Why Breastfeed Your Toddler?
Worldwide, the median age of weaning is 4.2 years. While this may seem odd to our Western ears, it shows that other cultures have different ideas about how long babies and toddlers need to nurse. Let's look at a few of the reasons why moms may decide to breastfeed a toddler.
They Enjoy the Nursing Relationship
Sometimes a mom is enjoying the benefits of nursing her infant and the closeness of the relationship, and doesn't want that to stop just because the baby has turned one year old. The American Academy of Pediatrics recommends breastfeeding "for one year or until mutually desirable". The World Health Organization (WHO) recommends two years of breastfeeding.
The nutritional benefits of mother's milk does not expire! Toddlers receive many of the same benefits that infants do from nursing, and the miraculous thing is that mom's milk changes to meet the needs of the growing baby. Toddlers get a lot of good nutrition from mom's milk even when they are eating a wide variety of solid foods. This is especially comforting to a mom whose child refuses solids. This does not happen because baby is still nursing. That is a myth. Picky toddlers are often allergic children whose bodies are telling them to wait.
Immune System Benefits
Experts tell us that a baby's immune system is not fully developed until he is 2 years old. Others say it's 7 years! To be sure, toddlers are exposing themselves to a lot of things once they are walking around exploring their world. Breastmilk still helps protect them from illness. Many moms of nursing toddlers have been thankful for their tot taking in breast milk when they refuse other foods during sicknesses. This is especially important when toddlers have diarrhea or vomiting and dehydration can be life threatening. Since breast milk is too easily and quickly digested, a toddler can stay hydrated and nourished even when he's ill.
What's more, breastfed infants and toddlers are less likely to have adverse vaccine reactions.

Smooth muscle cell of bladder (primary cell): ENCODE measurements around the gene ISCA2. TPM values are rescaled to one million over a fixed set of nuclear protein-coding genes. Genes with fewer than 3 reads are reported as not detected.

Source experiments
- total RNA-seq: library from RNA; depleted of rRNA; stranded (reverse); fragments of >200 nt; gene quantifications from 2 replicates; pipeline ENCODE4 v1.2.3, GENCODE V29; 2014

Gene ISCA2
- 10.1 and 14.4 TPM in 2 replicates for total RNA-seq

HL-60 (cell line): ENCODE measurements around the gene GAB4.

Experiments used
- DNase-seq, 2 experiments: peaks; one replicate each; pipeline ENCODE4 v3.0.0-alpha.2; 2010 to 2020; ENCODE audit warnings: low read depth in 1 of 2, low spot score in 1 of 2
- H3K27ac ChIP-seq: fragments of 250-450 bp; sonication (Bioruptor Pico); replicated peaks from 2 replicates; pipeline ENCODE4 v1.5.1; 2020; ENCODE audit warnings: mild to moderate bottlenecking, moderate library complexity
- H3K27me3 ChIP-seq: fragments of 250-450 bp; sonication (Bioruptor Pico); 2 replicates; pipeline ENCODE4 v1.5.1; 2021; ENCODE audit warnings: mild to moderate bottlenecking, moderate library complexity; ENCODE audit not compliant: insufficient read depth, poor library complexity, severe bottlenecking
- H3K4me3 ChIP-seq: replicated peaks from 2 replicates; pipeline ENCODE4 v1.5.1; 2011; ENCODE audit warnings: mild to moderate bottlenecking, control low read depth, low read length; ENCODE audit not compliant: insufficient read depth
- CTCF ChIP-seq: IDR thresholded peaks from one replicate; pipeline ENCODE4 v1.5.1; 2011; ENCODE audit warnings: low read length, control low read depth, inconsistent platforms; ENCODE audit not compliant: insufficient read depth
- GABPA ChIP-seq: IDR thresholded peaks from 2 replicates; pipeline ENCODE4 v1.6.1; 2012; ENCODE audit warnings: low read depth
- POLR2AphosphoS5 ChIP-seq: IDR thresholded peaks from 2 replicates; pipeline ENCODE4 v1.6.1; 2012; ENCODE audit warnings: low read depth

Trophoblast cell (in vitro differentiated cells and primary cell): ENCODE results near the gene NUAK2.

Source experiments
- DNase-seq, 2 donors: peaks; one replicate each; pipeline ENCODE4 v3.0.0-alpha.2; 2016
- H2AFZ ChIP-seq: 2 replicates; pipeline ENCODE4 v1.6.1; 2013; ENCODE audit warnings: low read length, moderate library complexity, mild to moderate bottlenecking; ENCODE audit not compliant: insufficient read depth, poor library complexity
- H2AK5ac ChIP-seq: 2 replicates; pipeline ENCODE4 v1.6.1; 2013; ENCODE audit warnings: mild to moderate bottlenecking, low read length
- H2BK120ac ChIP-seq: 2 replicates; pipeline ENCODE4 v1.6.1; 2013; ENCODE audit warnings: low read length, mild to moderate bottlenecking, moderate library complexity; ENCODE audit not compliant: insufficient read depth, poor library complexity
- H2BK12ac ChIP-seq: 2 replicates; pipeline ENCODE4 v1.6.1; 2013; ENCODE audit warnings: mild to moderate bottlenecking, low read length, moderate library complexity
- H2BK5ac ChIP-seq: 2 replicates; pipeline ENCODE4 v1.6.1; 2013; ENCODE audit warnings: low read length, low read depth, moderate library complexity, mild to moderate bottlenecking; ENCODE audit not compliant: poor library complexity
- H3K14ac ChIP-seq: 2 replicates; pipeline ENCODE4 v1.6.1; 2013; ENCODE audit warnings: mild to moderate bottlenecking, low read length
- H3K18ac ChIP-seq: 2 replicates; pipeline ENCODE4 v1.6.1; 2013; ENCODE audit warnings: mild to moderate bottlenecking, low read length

What in the world does nursing have to do with discipline? Experienced moms say plenty! Toddlers are encountering new and scary and exciting experiences every day. Being able to come back to mom's lap and the familiarity of her breast, along with the comfort of sucking, can help him manage the changes he's going through better. Toddlers who feel better behave better. Many nursing moms have been thankful for the calming effect of breastfeeding - both for them and their toddler.
Breastfeeding a toddler can be challenging at times. Toddlers have to learn more about boundaries and limits at this age, including getting the message that mom has feelings too! Nursing is a good place to start teaching a toddler the rules of give and take.
... avoid mom getting overly full. Nursing moms should avoid sleeping on their stomachs or in another position that squeezes the breast for a long period of time if they have frequent plugged ducts. The same would be true of underwire bras. Some moms just can't use them. If you notice symptoms of a plugged ...
... things done. A baby sling is also helpful for newborns whose limbs flail around and get in the way of a good breastfeeding latch. Many sling styles allow mom to breastfeed easily and discreetly which is very nice when mom is out in public. A good breastfeeding book Having an informative book on breastfeeding ...
... want to discourage it strongly if discreet nursing is important to you. It's very difficult to get him to stop once this habit is deeply entrenched. Nursing cover ups can also be helpful in the case of babies who are easily distracted at the breast, which is common when babies reach around 8 or 9 months ...
... baby feeling dry even when the diaper is wet. You can EC with disposable diapers, but the challenge will be that since wet disposable diapers don t feel wet your baby is less likely to develop a strong connection between peeing in a diaper and being wet or feel much difference between wet and dry. You ...
... Healthy, well fed breastfed babies come in all shapes and sizes. Your baby will grow in a particular pattern mostly due to genetics. 9) Get your latch right. Learning how to latch your baby onto the breast is one of the most, if not THE most important thing you can do to avoid pain and ensure adequate ...